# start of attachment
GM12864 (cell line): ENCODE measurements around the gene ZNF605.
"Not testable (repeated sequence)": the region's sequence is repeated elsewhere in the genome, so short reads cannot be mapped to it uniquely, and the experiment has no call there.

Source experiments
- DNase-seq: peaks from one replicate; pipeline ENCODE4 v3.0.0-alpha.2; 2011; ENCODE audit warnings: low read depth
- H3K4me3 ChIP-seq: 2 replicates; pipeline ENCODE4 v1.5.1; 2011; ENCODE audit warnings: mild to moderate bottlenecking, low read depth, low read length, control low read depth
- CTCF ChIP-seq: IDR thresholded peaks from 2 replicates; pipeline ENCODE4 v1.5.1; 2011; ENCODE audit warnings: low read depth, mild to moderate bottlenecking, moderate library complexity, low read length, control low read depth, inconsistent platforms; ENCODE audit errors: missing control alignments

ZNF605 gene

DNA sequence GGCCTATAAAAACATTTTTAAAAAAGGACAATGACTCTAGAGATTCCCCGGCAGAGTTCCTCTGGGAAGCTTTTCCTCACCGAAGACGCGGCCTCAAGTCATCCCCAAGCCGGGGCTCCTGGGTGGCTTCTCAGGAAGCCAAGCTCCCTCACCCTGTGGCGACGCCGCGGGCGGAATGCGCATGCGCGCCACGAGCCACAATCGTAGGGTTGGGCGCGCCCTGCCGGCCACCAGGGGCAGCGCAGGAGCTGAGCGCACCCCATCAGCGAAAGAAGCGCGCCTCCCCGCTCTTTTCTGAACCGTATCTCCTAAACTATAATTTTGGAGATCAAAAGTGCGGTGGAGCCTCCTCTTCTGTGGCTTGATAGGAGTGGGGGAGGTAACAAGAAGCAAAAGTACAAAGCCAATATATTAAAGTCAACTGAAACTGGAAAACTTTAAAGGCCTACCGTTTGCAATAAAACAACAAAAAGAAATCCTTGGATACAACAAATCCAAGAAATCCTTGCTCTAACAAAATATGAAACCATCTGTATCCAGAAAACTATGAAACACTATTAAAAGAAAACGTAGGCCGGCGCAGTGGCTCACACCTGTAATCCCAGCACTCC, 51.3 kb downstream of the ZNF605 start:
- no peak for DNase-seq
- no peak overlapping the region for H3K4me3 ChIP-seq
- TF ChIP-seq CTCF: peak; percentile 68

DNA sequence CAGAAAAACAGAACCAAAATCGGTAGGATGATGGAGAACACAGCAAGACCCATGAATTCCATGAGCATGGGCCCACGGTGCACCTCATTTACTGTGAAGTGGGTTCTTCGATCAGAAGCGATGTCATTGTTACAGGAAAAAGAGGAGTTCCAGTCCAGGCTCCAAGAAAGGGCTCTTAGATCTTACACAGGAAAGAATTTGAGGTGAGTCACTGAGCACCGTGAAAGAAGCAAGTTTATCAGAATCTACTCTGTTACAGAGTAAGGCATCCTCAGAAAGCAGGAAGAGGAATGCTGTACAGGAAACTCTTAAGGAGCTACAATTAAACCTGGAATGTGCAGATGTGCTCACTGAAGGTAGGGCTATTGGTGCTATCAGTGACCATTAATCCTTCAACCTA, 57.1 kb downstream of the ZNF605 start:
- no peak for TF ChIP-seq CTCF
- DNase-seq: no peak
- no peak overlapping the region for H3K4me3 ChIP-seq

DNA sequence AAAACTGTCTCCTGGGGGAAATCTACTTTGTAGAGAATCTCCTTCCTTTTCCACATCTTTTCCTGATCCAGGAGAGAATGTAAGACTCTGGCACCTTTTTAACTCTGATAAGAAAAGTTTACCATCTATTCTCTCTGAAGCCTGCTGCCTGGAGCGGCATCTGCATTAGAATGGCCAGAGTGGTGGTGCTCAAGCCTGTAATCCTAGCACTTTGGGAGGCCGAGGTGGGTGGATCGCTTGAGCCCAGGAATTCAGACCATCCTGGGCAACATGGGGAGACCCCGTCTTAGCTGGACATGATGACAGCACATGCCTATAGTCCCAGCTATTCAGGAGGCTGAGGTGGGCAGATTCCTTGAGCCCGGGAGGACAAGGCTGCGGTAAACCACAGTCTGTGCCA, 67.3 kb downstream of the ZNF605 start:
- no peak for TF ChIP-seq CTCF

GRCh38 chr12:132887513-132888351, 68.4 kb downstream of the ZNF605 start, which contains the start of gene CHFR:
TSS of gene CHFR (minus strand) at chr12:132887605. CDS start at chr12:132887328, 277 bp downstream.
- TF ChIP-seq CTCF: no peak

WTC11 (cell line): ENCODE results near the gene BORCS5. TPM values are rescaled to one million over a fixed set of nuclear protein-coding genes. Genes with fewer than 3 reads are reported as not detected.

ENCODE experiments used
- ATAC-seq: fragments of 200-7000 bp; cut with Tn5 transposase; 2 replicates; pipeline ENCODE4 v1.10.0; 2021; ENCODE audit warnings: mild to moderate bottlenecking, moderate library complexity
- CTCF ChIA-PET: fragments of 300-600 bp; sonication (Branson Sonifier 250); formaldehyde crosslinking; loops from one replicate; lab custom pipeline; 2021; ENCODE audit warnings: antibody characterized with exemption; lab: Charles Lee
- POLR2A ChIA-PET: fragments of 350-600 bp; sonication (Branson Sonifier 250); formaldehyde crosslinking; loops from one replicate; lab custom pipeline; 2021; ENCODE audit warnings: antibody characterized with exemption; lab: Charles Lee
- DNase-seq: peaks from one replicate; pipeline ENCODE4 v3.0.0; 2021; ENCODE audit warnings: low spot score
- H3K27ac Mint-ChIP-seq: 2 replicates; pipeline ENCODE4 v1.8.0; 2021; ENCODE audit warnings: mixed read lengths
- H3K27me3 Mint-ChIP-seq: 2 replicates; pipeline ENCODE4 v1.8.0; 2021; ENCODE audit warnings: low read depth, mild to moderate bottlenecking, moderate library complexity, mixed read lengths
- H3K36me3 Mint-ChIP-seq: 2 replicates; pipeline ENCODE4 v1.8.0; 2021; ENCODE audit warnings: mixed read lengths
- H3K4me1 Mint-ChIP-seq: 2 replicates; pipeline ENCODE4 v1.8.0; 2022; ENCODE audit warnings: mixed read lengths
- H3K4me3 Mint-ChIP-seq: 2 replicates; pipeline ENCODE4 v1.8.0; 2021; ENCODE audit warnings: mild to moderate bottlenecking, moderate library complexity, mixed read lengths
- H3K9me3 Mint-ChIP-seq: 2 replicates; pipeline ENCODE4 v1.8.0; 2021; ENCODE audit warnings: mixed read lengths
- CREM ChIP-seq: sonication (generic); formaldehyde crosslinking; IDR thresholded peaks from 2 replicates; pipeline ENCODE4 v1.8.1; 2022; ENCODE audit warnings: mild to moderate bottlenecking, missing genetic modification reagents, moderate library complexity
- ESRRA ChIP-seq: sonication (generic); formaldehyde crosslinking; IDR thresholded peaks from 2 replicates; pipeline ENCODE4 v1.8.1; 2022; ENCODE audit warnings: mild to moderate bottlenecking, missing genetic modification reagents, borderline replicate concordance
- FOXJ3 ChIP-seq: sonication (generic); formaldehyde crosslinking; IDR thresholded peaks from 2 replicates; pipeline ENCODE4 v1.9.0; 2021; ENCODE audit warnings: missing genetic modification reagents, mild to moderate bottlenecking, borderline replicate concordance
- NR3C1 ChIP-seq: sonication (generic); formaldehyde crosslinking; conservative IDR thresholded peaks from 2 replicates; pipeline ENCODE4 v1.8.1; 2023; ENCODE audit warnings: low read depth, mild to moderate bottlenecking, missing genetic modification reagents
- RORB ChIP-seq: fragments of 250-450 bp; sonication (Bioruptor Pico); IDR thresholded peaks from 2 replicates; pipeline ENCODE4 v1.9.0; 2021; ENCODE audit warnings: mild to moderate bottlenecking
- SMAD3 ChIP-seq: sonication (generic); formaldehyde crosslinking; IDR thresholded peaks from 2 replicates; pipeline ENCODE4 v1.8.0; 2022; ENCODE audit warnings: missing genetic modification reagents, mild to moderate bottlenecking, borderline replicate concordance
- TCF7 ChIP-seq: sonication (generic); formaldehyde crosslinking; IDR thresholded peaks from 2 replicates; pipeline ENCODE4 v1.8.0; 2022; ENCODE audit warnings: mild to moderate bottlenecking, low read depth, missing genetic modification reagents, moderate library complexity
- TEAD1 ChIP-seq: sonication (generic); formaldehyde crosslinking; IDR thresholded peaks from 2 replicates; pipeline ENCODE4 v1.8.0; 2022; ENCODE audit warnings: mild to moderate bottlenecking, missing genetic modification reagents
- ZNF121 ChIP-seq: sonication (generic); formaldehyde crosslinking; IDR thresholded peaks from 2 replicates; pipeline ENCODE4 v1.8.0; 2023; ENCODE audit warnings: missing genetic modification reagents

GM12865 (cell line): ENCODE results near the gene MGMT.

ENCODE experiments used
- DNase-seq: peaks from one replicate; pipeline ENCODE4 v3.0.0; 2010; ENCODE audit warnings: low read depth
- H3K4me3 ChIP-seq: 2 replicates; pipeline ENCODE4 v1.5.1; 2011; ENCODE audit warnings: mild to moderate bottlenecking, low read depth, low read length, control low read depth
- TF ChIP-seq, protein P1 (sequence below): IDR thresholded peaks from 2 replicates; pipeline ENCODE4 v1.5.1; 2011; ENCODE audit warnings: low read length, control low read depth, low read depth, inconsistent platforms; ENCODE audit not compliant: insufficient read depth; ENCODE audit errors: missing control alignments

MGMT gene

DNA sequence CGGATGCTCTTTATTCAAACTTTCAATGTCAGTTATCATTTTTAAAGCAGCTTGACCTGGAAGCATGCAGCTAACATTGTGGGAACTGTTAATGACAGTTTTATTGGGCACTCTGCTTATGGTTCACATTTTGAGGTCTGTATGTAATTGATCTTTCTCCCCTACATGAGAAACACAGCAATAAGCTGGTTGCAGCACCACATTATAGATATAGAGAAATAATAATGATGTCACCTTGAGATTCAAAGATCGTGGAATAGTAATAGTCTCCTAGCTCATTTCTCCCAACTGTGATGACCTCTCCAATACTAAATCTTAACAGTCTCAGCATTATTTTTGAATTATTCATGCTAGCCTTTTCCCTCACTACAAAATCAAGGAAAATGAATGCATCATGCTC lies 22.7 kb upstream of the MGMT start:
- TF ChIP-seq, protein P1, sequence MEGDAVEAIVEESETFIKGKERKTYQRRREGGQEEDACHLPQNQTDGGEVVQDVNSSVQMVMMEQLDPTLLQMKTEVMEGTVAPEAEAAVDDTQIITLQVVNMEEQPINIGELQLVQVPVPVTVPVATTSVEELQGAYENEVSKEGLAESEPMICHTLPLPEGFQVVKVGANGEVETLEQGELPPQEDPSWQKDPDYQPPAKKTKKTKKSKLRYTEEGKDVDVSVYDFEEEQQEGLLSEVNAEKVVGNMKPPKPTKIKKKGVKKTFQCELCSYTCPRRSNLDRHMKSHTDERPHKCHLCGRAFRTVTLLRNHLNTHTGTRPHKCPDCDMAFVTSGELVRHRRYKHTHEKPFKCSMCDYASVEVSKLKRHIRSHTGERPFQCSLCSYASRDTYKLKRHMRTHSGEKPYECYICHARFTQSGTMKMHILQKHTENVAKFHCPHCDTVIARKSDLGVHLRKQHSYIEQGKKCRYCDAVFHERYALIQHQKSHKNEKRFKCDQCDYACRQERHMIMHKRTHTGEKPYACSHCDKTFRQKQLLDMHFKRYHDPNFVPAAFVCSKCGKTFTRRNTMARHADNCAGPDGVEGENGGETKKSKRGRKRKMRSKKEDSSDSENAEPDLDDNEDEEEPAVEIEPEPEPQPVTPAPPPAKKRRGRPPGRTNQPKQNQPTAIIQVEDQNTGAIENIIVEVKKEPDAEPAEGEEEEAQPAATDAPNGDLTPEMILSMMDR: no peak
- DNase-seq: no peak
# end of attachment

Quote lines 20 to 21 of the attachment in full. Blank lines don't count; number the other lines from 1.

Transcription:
- TF ChIP-seq CTCF: no peak

WTC11 (cell line): ENCODE results near the gene BORCS5. TPM values are rescaled to one million over a fixed set of nuclear protein-coding genes. Genes with fewer than 3 reads are reported as not detected.